CRES draws upon the world's religious traditions, ancient and modern, and upon contemporary liberation movements.
This multifaith emphasis respects the perspectives of both doubter and believer.
In that context, we offer these and other services.
Sample program descriptions.
instructor is the Rev Vern Barnet, DMn, known to many in Kansas City through
his Wednesday "Faiths and Beliefs" column in The Kansas City Star.
He founded the KC Interfaith Council in 1989 and does interfaith work through
his organization, CRES.
He has taught world religions at Ottawa University, Central Baptist Theological Seminary, Saint Paul School of Theology, Avilia University, and elsewhere.
He is a frequent lecturer in area churches and has received honors from Jewish, Christian, Sikh, Muslim, Buddhist, Hindu, and civic organizations.
"He who knows one religion knows none," it has been said. So to better understand our own faith journey, we examine the world's religions as they ask and answer the key question, "What gives meaning to your life?" By comparing and contrasting the various traditions, our own paths may be deepened and enriched.
1: Pieces or Pattern? -- Three Sacred Dimensions
The confusing details of the world's faiths can fit into a rough and ready scheme which suggests wisdom for our environmental, personal, and social troubles. By asking of each faith, "Where do you go to find ultimate meaning?" we may find a pattern helpful for our own lives.
2 Primal Faiths -- The Sacred in Nature
Ancient and still-living traditions have honored and ceremonialized the world in which humans participate, rather than seeking to change it. From ancient Egyptians to American Indians, meaning emerges from the order in nature.
3 Asian Faiths -- The Sacred in Personhood
The great religions of India and China, with techniques such as yoga and meditation, delved deeply into personal spiritual development. Hinduism, Buddhism, Confucianism, and Taoism present "therapies" to recover from the trance of selfishness.
4 Monotheistic Faiths -- The Sacred in
The Abrahamic faiths of Judaism, Christianity, and Islam (and other monotheistic religions) find revealed in the history of covenanted community a power moving toward justice. This involves a critical view of society and a duty to improve it.
5 Comparative Methods
and Questions -- The Sacred in Mutual Encounter
What effects can mutual encounter among the faiths have on each of them? What various attitudes do folks bring to religions other than their own? And how can we as individuals and a community apply the wisdom of the various faiths to solve the problems that afflict our age?
Lectures on Individual Religions
a. Hinduism.-- Hindu terms like yoga, reincarnation,
and karma are now popular in the West, but what have they meant in the
long and varied history of India? Was Hinduism "invented" by the British?
How did the ancient tradition change from being a "nature" religion to
become a "psychological" faith? How did their faith shape Gandhi and other
modern Hindu leaders? This interactive lecture deals with the history,
art, scripture, theologies, and modern character of the world's third largest
This survey of Muslim, Buddhist, Confucian, and Sikh figures presents their lives and insights for their times and ours. They are not dusty figures in history but speak to us today about the issues that perplex us.
1. Muhammad: Why He is Loved. How do we align ourselves with a power moving in history toward justice? -- In the life of Muhammad is the discovery of a transcendent Power which makes society work.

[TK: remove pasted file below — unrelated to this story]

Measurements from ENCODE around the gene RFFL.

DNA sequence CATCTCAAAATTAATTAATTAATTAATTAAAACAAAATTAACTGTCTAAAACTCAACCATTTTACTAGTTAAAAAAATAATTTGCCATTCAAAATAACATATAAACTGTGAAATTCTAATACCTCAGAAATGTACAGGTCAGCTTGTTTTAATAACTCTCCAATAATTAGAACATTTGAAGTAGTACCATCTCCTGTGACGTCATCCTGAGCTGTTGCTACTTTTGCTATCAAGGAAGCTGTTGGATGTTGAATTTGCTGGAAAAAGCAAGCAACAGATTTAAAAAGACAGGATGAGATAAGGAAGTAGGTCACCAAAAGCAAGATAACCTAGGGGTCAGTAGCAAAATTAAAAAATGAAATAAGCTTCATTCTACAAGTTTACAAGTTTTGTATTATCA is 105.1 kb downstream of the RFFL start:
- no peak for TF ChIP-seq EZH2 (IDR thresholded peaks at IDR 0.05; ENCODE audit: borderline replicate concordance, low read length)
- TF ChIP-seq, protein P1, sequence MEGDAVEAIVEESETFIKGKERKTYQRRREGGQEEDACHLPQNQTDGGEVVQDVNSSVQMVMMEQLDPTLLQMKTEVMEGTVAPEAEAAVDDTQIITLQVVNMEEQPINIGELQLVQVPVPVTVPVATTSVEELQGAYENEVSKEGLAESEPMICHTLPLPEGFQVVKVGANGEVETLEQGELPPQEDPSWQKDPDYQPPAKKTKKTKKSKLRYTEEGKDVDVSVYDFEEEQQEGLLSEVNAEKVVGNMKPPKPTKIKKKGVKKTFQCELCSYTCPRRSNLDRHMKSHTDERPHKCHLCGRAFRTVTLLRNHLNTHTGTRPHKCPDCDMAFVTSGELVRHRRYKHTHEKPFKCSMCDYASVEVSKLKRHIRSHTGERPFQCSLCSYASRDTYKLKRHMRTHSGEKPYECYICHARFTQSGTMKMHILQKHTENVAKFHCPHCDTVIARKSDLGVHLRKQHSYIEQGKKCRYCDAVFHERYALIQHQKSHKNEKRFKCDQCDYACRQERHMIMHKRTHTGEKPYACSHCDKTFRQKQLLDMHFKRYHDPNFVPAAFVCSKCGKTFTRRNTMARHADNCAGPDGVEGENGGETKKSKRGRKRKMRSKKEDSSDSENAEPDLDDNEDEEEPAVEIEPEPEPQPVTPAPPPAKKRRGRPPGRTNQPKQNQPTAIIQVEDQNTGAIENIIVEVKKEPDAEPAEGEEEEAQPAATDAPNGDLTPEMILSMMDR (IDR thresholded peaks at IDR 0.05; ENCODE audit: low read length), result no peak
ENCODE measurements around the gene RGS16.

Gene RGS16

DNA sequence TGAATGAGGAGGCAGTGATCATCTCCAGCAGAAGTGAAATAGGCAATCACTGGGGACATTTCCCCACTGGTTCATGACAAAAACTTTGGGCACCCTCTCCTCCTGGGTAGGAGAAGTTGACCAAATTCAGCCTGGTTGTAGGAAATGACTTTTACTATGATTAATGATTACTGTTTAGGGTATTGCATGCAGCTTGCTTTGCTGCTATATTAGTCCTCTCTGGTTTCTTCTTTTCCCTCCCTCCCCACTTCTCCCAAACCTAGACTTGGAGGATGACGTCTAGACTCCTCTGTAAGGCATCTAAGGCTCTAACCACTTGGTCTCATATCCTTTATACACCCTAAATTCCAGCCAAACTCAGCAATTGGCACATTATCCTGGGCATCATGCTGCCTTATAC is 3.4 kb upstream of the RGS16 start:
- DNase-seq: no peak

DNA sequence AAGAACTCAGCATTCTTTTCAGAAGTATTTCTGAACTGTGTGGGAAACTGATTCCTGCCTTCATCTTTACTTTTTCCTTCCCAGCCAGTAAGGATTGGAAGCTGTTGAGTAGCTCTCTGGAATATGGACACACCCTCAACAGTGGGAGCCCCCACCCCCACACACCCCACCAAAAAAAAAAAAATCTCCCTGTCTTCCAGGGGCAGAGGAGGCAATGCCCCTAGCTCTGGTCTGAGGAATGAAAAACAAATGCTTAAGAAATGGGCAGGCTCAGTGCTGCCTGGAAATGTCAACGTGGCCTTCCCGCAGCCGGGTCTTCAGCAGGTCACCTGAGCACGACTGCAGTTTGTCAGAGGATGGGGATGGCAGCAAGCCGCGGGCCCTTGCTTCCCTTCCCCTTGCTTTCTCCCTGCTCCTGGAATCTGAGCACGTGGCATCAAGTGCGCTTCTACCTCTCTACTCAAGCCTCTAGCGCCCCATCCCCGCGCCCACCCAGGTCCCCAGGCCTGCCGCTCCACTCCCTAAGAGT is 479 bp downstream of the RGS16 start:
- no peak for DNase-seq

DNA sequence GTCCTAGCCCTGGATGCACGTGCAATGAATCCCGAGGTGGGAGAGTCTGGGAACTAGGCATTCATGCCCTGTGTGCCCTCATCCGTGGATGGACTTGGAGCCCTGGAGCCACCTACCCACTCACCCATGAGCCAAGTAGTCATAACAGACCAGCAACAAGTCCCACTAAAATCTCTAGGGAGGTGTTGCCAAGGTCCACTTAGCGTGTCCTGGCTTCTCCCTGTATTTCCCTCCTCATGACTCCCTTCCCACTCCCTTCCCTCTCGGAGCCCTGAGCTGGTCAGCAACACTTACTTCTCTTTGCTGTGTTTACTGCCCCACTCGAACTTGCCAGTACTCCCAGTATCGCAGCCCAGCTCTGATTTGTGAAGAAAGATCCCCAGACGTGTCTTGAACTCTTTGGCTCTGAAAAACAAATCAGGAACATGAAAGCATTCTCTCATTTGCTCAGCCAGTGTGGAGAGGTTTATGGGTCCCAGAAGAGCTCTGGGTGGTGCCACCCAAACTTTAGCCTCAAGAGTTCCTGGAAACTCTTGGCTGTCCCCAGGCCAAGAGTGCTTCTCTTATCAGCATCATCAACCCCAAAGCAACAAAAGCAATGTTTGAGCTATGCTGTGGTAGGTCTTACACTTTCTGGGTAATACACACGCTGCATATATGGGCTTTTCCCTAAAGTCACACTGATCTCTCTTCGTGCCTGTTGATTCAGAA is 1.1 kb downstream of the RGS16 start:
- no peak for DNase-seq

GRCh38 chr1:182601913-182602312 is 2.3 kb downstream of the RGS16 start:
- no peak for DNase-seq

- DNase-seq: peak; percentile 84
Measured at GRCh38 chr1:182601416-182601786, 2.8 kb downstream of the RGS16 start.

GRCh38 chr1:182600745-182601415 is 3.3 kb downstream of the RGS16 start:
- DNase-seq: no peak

2. The Buddha: The Guy Who Woke Up. Why is there suffering and what can be done about it? -- In the life of the Buddha there is compassion and the wisdom to free ourselves from the trance that keeps us from seeing reality as it is.
3. Confucius: Say What? How can society be ordered for peace and prosperity? -- In the life of Confucius the argument between the Legalists and the Idealists found resolution.
4. Guru Nanak: An Accountant's Truth. Do the differences in religion really matter? In the life of the first Sikh Guru mysticism and monotheism were joined.
Spirituality arises from experiences of the Holy as we seek to understand, honor and share them. This class includes readings from many sources and practical exercises for learning.
Week 1: What is spirituality? Learn how and why others have answered and develop your own response.
Week 2: What is the holy and how do I find it? Bring a “sacred” object to class, an object that has special significance to your personally because it reminds you of an important occasion, power, connection, relationship, peak experience or way of understanding.
Week 3: Looking for the holy: What is a pilgrimage? What is a ritual? Bring to class a chart, map, or diagram of your life’s spiritual journey. What are the steppingstones and the milestones? The guideposts? The crucial crossings, the detours, the retracings? The heights and depths? In what directions have you aimed?
Week 4: Talking about the holy: How do stories and scriptures reveal their messages? Prepare to tell the class a story that reveals a spiritual meaning for you (Cinderella, the Tortoise and the Hare, Davey Crockett, Oedipus Rex, Star Wars, the Prodigal Son, Spider Woman, Hercules, etc).
Week 5: Understanding the unholy: What is the source of evil? Why is there so much suffering? What does death mean? Describe the greatest evil, injustice or suffering you know about personally.
Week 6: What is the nature of holy love? What is the spiritual dimension of sexuality? Write a personal ad to attract or keep your ideal mate.
Week 7: What is the nature of God or the
gods, if any? How do we know? What is our life purpose? What is the destiny
of the human race? Prepare your obituary or write your funeral or memorial